Guitarists today age are lucky. We have the world in our back pocket. We get to talk to people all over the world about our gear obsessions, and get to learn from those players who have more experience. We can live in remote areas of the world, where we don’t have access to great players and gear, and we can get that knowledge and our musical toys shipped right to our door. Learning to play guitar online is probably the number one way guitarists and bassists are learning these days. Whether it is looking up a tab to a song you always wanted to know, or Skype lessons with one of your favorite players, location isn’t the barrier to knowledge it once was. This article will introduce you to some well-known online lesson resources, as well as some not-so-well-known. You can learn those scales and chords sitting on your bed in your PJ’s and no one will judge you.
Is Learning Online Right For Me?
This is a difficult question to answer. Online lessons certainly have some advantages to the traditional teacher-student relationship. You can pick and choose the things you want to learn, and you can learn at your own pace. You can gather information from many sources with the only limitation being your own discipline and determination. You will have to be honest with yourself with how you are progressing and if you can see results over a few months.
There is a lot of information out there, and much of it is free. The free lessons vary greatly from high quality, well-filmed explanations to lessons and concepts that raise more questions than they answer. A good place to look for lessons on individual concepts (not necessarily for progressive learning) is the websites of guitar magazines. There are always free lessons for all levels by teachers who are willing to answer questions (if you are not in a hurry) when you ask.
The biggest drawback to online lessons is the lack of direct communication and feedback. You can’t ask an online video course a question about your hand position, and the video instructor can’t explain a concept in more detail than what is already presented. As a result, many people combine online learning with in-person instruction. As a guitar teacher, I try to learn from whatever sources I can find/afford. There are great online lessons out there, and here are some of my favorite.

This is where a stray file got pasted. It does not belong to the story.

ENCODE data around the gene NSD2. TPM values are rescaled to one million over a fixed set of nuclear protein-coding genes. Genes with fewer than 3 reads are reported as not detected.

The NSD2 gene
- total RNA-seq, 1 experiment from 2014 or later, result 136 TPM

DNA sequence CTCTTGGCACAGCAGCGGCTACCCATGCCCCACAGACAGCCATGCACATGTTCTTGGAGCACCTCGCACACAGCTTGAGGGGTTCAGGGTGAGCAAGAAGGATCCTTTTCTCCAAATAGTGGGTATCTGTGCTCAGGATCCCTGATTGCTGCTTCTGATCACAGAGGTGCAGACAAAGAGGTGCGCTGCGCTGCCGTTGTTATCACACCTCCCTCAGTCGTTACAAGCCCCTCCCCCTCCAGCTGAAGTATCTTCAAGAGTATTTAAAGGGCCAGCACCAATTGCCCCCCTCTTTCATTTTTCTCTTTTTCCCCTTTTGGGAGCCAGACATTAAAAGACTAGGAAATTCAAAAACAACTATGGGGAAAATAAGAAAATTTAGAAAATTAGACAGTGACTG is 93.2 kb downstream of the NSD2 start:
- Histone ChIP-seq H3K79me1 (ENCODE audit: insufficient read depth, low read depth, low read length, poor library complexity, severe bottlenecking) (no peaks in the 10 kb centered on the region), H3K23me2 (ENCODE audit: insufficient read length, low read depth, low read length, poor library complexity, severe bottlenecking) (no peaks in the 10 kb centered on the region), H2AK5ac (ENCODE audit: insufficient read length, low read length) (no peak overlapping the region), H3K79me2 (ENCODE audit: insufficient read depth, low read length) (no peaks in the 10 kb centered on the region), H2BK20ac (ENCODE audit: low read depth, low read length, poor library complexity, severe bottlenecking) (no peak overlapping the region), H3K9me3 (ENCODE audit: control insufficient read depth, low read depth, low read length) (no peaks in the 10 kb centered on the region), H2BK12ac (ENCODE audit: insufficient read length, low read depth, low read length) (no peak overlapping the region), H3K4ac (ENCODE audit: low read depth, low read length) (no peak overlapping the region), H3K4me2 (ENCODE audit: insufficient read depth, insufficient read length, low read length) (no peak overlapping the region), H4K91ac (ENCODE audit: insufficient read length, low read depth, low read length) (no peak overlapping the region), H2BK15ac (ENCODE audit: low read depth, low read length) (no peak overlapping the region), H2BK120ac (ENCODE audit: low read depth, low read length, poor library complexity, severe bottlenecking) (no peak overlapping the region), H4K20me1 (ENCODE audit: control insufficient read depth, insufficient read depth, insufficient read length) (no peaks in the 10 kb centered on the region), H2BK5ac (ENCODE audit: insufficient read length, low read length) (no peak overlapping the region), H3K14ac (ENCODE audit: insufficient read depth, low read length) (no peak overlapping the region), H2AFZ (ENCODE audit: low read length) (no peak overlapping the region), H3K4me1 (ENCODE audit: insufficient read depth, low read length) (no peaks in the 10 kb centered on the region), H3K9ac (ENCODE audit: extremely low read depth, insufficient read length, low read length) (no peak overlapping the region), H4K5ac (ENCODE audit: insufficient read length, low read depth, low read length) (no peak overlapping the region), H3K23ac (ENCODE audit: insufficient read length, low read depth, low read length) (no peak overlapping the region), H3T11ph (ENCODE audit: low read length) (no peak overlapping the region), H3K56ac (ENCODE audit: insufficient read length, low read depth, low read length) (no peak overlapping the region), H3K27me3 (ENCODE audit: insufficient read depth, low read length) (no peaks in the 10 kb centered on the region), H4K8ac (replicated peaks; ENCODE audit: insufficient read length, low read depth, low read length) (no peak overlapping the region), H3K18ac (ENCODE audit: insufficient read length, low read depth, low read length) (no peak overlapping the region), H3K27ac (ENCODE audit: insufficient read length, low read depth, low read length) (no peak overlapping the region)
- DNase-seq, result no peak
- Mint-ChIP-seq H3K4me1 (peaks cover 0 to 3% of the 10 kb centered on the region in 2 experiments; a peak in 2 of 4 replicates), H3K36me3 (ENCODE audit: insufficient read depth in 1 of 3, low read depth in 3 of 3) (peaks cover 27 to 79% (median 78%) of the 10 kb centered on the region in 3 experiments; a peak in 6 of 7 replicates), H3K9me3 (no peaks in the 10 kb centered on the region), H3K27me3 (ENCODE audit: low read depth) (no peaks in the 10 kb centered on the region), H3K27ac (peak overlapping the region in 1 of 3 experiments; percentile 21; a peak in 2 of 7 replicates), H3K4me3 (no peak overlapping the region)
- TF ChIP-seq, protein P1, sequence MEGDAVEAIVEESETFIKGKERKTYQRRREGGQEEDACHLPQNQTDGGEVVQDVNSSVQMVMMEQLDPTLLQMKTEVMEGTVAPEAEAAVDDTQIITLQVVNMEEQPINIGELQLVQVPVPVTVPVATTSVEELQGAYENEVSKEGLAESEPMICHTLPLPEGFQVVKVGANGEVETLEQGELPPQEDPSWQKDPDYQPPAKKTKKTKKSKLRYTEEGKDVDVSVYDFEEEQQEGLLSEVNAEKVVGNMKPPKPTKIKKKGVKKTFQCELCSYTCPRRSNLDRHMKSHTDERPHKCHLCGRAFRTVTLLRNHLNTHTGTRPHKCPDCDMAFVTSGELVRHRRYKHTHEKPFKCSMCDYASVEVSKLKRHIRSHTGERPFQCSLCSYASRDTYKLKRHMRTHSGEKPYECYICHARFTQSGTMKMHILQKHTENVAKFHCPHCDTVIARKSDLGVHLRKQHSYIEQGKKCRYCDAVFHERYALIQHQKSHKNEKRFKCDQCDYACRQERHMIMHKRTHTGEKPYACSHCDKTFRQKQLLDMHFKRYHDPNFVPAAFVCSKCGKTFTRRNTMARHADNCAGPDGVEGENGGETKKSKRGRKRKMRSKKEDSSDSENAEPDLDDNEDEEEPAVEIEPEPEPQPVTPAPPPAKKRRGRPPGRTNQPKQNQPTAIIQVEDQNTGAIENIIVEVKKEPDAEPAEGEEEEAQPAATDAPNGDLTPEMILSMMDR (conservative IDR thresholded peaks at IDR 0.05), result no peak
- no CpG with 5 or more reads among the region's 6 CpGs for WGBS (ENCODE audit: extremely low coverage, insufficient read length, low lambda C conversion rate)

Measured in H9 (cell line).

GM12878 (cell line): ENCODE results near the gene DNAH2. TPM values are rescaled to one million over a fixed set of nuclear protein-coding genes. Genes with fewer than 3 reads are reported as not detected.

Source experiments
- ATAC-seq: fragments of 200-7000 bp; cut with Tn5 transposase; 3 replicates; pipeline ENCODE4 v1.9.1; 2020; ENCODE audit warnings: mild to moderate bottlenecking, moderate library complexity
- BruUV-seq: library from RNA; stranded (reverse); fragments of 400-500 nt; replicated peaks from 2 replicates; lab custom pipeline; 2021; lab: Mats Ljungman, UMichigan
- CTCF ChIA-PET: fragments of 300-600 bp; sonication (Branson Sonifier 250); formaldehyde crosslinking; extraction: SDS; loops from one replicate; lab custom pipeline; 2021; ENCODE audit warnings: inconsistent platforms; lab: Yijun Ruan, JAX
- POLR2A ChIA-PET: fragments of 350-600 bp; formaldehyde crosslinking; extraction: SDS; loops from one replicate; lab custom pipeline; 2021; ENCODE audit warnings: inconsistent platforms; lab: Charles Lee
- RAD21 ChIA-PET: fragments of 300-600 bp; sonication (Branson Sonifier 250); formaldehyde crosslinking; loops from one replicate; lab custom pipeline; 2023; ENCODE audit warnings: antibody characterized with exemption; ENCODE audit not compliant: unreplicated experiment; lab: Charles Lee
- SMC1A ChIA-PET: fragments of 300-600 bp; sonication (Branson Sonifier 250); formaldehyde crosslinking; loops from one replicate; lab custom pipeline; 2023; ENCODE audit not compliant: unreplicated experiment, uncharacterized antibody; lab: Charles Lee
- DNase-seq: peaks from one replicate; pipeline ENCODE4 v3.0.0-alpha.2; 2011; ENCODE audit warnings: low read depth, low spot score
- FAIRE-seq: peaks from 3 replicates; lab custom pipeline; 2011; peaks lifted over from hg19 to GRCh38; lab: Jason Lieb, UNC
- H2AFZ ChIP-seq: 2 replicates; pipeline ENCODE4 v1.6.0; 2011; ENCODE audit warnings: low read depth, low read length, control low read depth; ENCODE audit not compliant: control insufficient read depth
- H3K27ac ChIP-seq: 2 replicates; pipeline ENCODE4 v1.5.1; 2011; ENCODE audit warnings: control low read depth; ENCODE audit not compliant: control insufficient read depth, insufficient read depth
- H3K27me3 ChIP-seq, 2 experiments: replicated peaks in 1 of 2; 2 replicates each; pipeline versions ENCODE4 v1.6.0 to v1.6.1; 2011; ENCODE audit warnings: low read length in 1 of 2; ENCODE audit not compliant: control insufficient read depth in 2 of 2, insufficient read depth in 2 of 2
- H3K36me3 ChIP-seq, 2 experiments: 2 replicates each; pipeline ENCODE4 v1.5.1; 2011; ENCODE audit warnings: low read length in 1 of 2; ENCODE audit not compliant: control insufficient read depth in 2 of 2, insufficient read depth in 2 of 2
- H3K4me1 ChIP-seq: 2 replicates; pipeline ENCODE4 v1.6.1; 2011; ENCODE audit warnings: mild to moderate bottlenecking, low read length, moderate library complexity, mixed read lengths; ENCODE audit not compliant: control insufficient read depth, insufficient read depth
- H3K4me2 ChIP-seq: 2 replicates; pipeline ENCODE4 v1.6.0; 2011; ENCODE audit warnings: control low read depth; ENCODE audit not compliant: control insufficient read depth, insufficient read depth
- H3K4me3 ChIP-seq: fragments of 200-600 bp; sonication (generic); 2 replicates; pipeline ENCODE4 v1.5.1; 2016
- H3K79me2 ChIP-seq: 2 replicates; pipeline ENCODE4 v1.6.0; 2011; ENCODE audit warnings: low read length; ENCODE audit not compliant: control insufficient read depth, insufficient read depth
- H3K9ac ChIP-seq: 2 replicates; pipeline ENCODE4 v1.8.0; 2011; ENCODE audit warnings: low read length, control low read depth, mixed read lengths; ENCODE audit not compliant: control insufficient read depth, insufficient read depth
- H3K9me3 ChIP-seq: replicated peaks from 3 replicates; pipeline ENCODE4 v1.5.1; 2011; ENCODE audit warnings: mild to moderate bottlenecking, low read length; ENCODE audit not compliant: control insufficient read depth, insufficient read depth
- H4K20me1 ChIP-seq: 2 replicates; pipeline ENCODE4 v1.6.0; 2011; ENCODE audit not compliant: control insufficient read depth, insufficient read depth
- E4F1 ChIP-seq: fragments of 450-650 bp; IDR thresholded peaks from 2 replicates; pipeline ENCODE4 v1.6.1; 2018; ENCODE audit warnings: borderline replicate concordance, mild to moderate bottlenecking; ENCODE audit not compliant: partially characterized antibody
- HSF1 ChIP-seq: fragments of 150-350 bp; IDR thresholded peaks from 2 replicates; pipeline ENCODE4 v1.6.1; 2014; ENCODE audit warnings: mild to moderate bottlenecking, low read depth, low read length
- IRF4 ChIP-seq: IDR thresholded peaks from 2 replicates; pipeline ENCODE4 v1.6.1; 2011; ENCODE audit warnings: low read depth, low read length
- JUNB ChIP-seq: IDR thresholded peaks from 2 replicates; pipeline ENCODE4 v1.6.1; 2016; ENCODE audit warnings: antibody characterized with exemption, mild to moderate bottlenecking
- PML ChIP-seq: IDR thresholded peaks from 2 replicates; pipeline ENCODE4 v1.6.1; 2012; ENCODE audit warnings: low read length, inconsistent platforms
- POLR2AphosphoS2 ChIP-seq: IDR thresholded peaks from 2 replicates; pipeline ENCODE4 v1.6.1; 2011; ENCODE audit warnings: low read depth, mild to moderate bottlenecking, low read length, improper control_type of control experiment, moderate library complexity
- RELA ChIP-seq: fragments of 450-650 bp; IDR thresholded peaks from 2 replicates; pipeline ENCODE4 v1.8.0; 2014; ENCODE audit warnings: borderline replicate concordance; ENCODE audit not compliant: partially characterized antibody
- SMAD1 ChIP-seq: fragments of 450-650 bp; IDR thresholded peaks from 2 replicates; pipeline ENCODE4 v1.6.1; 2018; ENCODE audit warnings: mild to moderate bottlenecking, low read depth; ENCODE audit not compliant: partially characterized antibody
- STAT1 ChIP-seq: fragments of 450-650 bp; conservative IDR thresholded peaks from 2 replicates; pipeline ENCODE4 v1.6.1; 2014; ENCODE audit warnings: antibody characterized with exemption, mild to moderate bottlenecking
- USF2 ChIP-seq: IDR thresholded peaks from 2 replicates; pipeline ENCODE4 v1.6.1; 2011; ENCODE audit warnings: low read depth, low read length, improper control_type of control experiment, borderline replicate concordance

TrueFire is one of the oldest and most established online lesson houses, and they have been around so long for good reason. They have hundreds of courses, across dozens of styles, and I can see an enterprising student using nothing but their resources to learn. They utilize many instructors including many famous players like Larry Carlton, Rusty Cooley, and Tommy Emmanuel. They offer free trials, free lessons, and frequent sales. They also offer courses for small children, as well as bass and harmonica lessons.
JamPlay is a graduated set of courses broken up into 3 phases which teach basics, more advanced concepts, and their application within actual songs. Their content is updated with about 11 hours of new material every month, and feature over 70 different teachers for acoustic, electric, and bass guitar. JamPlay always has free downloadable jam tracks, and you can even do webcam-based real time lessons with a personal instructor. They offer flexible payment plans with monthly, tri-monthly, and yearly rates.
Concentrating on mostly acoustic instruments, Homespun has been around for almost 50 years. They are generally an instructional DVD store, although some of their content is available via digital download. If your tastes range from slide, lap steel, mandolin, uke, Dobro, and dulcimer, Homespun has been in the video instruction game longer than anyone. Their focus is on traditional American folk music, although many years ago, they put out a wonderful series with sonic scientist David Torn which they have yet to make available digitally (hint hint).